Ernan’s Insights on Marketing Best Practices

Monday, April 25, 2011

Sheplers: 116 Year Old Company Engages Customers to Select a Logo for New Apparel Line

THE PROBLEM: Consumers are distracted by all the competing messages and media clutter. How can you ensure that your offers and messages are relevant to them?
THE SOLUTION: Ask them for help and guidance! Trust the wisdom of their recommendations and requirements.

Many marketers would be resistant to the idea of trusting the guidance of customers for something as critical as a logo design. A happy exception is the legendary country and western apparel retailer Sheplers, which traces its history back further than a century, but recently launched a cutting-edge e-mail campaign to its customers that effectively turned them into marketing consultants!

Sheplers, it turns out, is launching a new independent clothing line: Gibson. Rather than simply announce the Gibson line, the retailer sent out this email:


Sheplers is developing a new line of men's and women's clothing and we need your input... VOTE NOW by clicking on your favorite logo below!

There follows, below those words, a collage consisting of four intriguing, very different, possible logos for the new Gibson line. Which one will Sheplers customers prefer? Only time will tell. Whichever it is, I have a feeling the marketer will begin the new clothing line with a major market advantage: It will be communicating with a base of advocates and evangelists ... not just "selling" to a base of passive observers.

With its e-mail message, Sheplers made the bold decision to leverage the loyalty of its customers -- and turn them into valued partners. At the same time, it reinforced that loyalty by asking for input ... and showing respect for the customer's insights.

How can you leverage the loyalty of your customers? What opportunities to share feedback, offer ideas, or express their preferences can you offer customers via e-mail, social media, or research interviews?

Consumer empowerment is a reality. Customers expect input, interaction, and dialogue with their favored   merchants and service providers. You can only be assured of providing what customers want by asking them for their guidance. Now more than ever, loyalty and customer engagement go hand in hand ... and reinforce each other!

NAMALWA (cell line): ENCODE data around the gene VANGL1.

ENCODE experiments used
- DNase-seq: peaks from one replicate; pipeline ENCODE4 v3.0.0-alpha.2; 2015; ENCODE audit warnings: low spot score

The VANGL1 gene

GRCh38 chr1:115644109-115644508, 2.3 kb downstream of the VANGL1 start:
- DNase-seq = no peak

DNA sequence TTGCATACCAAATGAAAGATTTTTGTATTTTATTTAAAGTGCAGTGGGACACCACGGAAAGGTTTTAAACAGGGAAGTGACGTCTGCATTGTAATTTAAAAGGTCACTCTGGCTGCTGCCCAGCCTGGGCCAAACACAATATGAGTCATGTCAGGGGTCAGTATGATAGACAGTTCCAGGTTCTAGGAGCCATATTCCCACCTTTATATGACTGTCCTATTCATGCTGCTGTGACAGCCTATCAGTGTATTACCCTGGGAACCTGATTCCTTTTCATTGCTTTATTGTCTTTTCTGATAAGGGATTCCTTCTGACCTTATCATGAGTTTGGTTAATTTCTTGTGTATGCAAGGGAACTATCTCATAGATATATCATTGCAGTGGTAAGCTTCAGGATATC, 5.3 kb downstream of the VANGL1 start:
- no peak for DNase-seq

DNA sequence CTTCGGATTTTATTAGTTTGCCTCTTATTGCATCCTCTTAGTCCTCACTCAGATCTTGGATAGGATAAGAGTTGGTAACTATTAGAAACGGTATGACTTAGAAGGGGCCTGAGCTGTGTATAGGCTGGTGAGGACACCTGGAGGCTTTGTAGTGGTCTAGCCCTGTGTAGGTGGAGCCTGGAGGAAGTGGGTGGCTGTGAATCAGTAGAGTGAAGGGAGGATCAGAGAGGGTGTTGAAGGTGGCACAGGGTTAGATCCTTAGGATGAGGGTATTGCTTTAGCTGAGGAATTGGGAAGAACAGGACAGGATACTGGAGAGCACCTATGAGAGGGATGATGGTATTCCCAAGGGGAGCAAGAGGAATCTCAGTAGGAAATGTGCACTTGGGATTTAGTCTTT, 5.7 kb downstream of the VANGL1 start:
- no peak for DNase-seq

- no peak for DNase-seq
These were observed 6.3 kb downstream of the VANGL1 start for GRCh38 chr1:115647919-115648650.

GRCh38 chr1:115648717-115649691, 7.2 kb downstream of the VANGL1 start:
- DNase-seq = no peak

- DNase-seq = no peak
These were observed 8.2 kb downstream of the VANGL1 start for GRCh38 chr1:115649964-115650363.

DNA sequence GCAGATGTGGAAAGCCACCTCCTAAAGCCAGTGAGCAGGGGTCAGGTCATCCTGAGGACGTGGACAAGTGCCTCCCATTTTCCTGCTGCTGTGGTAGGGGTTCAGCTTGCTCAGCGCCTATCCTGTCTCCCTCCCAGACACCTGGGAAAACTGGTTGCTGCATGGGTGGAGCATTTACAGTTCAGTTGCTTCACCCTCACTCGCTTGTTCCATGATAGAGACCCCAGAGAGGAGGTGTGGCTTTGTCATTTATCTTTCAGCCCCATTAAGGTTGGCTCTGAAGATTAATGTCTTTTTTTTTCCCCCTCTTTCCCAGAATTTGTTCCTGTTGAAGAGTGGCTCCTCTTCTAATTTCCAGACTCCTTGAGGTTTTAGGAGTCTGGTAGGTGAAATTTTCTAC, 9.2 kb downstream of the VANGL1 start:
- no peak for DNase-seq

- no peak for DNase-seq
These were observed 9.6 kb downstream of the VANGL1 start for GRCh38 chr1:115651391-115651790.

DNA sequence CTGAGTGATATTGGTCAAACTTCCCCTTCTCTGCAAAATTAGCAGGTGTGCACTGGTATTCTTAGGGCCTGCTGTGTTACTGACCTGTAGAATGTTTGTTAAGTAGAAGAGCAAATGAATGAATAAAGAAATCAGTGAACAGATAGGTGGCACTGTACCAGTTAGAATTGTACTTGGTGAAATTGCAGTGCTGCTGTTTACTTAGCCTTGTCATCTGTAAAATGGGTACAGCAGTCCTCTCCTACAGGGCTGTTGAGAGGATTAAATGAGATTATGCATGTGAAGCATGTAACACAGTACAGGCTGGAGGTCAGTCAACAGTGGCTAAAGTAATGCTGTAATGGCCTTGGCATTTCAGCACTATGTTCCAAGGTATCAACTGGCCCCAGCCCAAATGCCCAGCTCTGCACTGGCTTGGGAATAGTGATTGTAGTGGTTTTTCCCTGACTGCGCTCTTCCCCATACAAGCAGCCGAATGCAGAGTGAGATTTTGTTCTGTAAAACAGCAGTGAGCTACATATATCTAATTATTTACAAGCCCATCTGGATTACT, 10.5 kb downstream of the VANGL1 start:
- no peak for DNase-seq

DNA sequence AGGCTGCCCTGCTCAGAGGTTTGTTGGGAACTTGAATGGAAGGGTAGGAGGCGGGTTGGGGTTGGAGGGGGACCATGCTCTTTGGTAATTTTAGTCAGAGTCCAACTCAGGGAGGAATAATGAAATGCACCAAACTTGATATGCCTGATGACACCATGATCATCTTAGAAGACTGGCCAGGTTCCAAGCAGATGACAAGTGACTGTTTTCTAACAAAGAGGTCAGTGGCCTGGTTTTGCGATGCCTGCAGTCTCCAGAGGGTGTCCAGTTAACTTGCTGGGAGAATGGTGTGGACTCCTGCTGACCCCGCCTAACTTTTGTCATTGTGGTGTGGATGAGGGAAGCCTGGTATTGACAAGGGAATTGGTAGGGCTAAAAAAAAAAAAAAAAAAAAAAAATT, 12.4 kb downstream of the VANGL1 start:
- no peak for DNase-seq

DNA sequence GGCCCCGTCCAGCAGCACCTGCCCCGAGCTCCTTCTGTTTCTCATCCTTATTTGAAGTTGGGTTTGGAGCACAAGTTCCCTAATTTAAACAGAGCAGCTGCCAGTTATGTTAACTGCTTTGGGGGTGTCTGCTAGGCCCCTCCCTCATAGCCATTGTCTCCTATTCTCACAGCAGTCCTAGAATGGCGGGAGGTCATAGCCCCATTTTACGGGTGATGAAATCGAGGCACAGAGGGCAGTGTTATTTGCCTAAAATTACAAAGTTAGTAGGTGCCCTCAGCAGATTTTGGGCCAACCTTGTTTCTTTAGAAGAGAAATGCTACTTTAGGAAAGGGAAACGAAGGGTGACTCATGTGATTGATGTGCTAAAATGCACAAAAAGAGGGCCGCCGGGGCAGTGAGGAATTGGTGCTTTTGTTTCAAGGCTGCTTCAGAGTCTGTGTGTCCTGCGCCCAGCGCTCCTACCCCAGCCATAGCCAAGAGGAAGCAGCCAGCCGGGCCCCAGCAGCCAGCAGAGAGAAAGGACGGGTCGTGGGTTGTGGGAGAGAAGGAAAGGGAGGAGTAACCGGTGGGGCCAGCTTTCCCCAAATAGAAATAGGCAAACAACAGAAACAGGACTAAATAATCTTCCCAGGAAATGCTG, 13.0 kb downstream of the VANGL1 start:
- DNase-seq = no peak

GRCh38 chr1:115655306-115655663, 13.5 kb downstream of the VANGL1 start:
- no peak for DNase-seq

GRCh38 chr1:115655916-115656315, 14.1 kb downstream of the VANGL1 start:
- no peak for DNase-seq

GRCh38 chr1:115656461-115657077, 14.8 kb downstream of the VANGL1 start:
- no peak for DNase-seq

arrow Use e-mail, social media, or telephone interviews to get guidance from your customers about your next big brand launch, special offer, messaging, or any other important initiative.
arrow Be humble and trust the wisdom of your customers. The insights they provide will help you build deeper, more engaged relationships.

Monday, April 18, 2011

Which Social Media Channels Matter Most?

THE PROBLEM: “Competition is eating away at our market share … and using social media to do it.”
THE SOLUTION: Recalibrate your social media plan. Interview your customers and prospects to learn which social media channels are most important to them and why. Conduct in-depth interviews to learn exactly what kind of value and information they expect from you…across multiple channels. Use the voice of customer insights to craft a new, multichannel customer engagement strategy.

It’s true: Ignoring or minimizing the importance of social media now carries major competitive risks. Today’s consumers not only demand that the companies they buy from offer them easy access through multiple channels ... but they also expect companies to keep track of all their interactions across multiple channels! That expectation definitely includes social media exchanges.

In addition, an organization's highest-value customers interact with the enterprise through more than one channel. That applies to social media channels like Facebook, LinkedIn, and Twitter as well.

Today, offering customers multichannel access using these and other social media tools is not merely a trendy add-on to a single campaign, but a long-term strategic imperative for the whole enterprise. A recent study conducted by BtoB magazine found that 93% of all business to business marketers are now “engaged to some extent” in social media marketing campaigns.

Major takeaways from this and related recent research include:

arrow LinkedIn is a major lead generator in the B to B segment. At this stage, it should be considered an important part of any B to B channel mix.
arrow Facebook is the next most popular business-to-business social media channel, despite its emphasis on connections with friends and family. This is largely because of its potential strength in the area of branding.
arrow Despite wide use, Twitter has serious limitations, including a perception by many of "spamminess."
arrow Customer communities and targeted message boards can yield major competitive insights -- as well as invaluable first-hand feedback about your target audience's messaging, value, and channel preferences.
Top Mistakes Direct Marketers Make
Click here to read the BtoB Online article regarding what top marketing experts have to say about improving current marketing practices.

Use feedback from in-depth (60-minute or longer) VOC interviews to identify which of the "big three" social media networks (Facebook, Twitter, and LinkedIn) your customers prefer for communication with your company ... and why.

Learn exactly what kind of access, updates, and value customers expect to receive through these channels. Build the best suggestions into a brand new social media plan.

Be sure, while you are conducting VOC interviews, to also learn how customers want to engage with you across the broader multichannel mix, of which social media are one important element.